Byron Nelson, president of Leland Industries Inc., a Toronto-based manufacturer of bolts, screws and other fasteners, said his company is scouting for a location to open a new factory, but will build the manufacturing facility in Illinois, Ohio or some other Midwest state. Ontario's high hydro rates are driving that decision, Mr. Nelson said.

"We will invest no longer in Ontario," he said Thursday, about a year after completing an expansion of Leland's Toronto manufacturing operations. Electricity costs in the U.S. states Mr. Nelson is considering are about half those in Ontario, he said, and are even lower in Manitoba, Quebec and Saskatchewan.

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"We've got to be competitive," he said. "Our provincial government doesn't understand that word."

Large manufacturers, such as the Canadian units of the Detroit Three auto makers, are also worried about the competitive position of their operations in Ontario.

The announcement of lower rates for residential consumers represents a lost opportunity to reduce hydro charges for FCA Canada Inc. (Chrysler), Ford Motor Co. of Canada Ltd. and General Motors of Canada Co., said Mark Nantais, president of the Canadian Vehicle Manufacturers' Association, a trade association and lobby group for the three auto makers.

"From what we can tell, there's nothing there that would reduce our costs and help us improve our competitiveness," Mr. Nantais said.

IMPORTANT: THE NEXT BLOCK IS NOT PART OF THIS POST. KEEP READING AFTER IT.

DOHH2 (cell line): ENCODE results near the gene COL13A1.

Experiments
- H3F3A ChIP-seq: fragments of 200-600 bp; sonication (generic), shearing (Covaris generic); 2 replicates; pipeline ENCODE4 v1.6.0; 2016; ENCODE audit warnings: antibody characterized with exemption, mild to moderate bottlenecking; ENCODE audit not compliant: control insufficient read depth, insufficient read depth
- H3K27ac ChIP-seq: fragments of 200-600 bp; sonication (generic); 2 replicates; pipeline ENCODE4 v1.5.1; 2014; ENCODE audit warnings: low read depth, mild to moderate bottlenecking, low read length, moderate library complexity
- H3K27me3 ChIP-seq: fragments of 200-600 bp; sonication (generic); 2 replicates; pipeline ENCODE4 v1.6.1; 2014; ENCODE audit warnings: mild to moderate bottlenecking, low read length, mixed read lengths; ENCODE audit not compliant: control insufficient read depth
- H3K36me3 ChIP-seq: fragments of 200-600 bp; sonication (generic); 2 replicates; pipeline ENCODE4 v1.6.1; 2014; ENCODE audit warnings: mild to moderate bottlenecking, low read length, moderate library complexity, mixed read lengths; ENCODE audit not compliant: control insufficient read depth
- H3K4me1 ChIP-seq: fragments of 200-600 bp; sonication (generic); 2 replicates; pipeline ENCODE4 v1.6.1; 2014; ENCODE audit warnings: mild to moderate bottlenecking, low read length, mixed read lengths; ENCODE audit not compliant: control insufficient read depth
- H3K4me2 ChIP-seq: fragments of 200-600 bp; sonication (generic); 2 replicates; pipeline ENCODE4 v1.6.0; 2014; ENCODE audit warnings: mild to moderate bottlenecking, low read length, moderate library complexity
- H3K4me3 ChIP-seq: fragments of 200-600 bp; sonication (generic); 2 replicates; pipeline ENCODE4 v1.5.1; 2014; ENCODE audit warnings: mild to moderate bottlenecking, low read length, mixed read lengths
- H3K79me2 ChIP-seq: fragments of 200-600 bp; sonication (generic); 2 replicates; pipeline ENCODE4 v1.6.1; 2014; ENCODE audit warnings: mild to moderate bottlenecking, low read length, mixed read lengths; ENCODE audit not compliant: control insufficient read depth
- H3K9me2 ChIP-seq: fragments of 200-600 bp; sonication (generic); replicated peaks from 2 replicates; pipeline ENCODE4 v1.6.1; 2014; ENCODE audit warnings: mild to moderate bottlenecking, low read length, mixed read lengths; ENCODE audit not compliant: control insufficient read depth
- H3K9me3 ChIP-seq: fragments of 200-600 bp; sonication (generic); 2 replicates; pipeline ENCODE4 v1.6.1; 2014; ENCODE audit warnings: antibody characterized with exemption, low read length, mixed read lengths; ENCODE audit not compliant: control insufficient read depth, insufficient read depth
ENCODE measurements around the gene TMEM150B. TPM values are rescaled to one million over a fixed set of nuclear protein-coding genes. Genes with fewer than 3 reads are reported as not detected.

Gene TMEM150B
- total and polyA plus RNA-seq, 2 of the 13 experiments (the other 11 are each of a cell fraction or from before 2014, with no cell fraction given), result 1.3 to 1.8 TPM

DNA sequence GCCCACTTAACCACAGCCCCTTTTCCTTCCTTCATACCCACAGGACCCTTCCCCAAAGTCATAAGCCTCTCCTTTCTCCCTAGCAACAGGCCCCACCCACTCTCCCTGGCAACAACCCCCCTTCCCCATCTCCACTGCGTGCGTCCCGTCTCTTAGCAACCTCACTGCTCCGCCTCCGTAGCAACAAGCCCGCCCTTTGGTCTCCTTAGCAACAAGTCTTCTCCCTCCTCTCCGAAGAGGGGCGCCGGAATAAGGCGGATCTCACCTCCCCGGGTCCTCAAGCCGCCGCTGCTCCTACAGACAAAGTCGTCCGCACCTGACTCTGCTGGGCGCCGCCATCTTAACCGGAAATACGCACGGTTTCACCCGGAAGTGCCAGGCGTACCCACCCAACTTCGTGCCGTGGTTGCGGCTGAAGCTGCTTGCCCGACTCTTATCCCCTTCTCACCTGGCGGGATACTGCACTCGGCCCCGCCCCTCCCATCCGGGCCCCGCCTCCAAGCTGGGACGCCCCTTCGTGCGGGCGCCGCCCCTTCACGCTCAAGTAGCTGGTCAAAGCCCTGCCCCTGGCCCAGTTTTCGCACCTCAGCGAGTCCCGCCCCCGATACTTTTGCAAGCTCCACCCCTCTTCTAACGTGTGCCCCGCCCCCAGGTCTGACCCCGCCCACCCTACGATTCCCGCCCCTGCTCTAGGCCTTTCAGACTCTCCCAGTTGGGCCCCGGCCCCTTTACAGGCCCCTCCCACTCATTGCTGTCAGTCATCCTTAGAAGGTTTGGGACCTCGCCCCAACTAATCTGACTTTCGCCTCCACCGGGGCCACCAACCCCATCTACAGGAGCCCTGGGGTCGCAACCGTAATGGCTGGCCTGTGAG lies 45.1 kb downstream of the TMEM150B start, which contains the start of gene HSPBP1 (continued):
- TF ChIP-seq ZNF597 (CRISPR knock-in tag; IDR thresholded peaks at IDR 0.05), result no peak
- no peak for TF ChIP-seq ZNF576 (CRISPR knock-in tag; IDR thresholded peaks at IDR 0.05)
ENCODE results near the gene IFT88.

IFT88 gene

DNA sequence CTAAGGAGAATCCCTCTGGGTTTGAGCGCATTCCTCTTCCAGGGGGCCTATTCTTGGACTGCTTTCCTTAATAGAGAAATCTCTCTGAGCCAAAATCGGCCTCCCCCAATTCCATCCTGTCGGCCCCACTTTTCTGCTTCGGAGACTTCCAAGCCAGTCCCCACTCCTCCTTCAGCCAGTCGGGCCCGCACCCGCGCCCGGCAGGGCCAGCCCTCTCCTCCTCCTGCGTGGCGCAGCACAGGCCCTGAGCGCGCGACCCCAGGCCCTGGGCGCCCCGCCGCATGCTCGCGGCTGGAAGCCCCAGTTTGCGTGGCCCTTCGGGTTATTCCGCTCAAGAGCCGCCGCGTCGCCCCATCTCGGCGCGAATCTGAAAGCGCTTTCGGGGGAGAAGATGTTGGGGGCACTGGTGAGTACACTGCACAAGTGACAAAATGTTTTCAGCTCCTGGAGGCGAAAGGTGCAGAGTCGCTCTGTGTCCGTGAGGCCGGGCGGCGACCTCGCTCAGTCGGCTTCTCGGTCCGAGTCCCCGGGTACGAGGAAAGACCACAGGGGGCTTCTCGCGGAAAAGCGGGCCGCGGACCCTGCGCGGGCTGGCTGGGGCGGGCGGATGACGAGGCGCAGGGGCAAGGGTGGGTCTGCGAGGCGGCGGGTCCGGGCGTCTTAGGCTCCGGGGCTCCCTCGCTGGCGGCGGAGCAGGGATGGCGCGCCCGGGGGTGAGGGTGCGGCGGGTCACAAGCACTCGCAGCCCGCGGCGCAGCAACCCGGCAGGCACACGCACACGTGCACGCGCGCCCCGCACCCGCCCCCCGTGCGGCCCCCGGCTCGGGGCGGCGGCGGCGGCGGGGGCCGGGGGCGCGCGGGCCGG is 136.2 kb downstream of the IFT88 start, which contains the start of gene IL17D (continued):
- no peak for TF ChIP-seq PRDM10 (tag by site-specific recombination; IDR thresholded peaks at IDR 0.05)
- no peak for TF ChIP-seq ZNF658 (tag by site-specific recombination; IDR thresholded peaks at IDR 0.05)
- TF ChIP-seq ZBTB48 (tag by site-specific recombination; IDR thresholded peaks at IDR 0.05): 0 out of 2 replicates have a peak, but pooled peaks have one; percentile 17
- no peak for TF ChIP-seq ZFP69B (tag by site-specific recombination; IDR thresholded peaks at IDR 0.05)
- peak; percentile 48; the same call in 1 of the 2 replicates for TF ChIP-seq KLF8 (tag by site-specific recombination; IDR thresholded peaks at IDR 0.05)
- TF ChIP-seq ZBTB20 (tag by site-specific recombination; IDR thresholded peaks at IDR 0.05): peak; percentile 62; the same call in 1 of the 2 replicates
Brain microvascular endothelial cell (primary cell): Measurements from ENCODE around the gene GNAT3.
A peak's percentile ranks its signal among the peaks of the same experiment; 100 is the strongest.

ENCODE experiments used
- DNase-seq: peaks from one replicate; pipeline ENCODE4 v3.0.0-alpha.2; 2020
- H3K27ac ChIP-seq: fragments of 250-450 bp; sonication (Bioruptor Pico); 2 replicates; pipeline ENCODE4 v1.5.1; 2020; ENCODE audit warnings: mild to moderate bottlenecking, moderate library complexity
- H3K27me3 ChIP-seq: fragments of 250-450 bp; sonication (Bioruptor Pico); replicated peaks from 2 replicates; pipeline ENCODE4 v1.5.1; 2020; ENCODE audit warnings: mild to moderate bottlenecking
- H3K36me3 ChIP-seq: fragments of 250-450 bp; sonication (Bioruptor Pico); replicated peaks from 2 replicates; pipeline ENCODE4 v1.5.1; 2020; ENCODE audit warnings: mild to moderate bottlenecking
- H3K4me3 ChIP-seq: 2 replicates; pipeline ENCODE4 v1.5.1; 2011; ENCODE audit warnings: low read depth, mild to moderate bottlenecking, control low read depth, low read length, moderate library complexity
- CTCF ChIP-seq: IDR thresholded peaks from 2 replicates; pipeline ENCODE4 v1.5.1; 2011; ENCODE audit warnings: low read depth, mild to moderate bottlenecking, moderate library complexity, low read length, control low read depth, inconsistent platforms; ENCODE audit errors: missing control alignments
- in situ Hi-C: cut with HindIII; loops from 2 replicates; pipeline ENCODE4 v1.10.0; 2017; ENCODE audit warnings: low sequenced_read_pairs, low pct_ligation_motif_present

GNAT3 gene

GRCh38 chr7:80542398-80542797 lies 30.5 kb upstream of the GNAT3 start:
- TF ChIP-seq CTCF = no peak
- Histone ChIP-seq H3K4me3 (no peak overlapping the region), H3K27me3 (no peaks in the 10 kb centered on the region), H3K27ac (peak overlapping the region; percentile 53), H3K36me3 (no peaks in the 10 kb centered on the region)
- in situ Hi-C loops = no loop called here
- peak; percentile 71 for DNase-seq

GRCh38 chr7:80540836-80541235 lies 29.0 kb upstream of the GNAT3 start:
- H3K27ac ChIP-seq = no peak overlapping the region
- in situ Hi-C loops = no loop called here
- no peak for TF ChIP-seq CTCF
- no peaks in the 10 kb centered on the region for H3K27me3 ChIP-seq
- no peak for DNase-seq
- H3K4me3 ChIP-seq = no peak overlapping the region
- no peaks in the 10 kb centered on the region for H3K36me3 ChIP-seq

Although the Canadian operations won substantial commitments in the latest round of union agreements, the industry worries it will have trouble attracting future investments, particularly as U.S. President Donald Trump plans to cut corporate income-tax rates and, potentially, throw up protectionist barriers.

Mr. Nantais said car companies are too tightly tied to production schedules to take advantage of the program offered by the province that provides rebates for companies that can shift power consumption to off-peak hours. The Liberal government expanded that industrial conservation initiative to include more small businesses.

"I think this is going to make us more competitive because we are capturing those businesses [in the conservation program], and I think it puts us in a good position," the Premier said. She added the electricity costs are not top of mind for most businesses that are investing or expanding in Ontario, but rather they look for a highly skilled work force.

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About the Authors
Global Energy Reporter

Shawn McCarthy is an Ottawa-based, national business correspondent for The Globe and Mail, covering a global energy beat. He writes on various aspects of the international energy industry, from oil and gas production and refining, to the development of new technologies, to the business implications of climate-change regulations. More

Auto and Steel Industry Reporter

Greg Keenan has covered the automotive and steel industries for The Globe and Mail since 1995. He also writes about broader manufacturing trends. He is a graduate of the University of Toronto and of the University of Western Ontario School of Journalism. More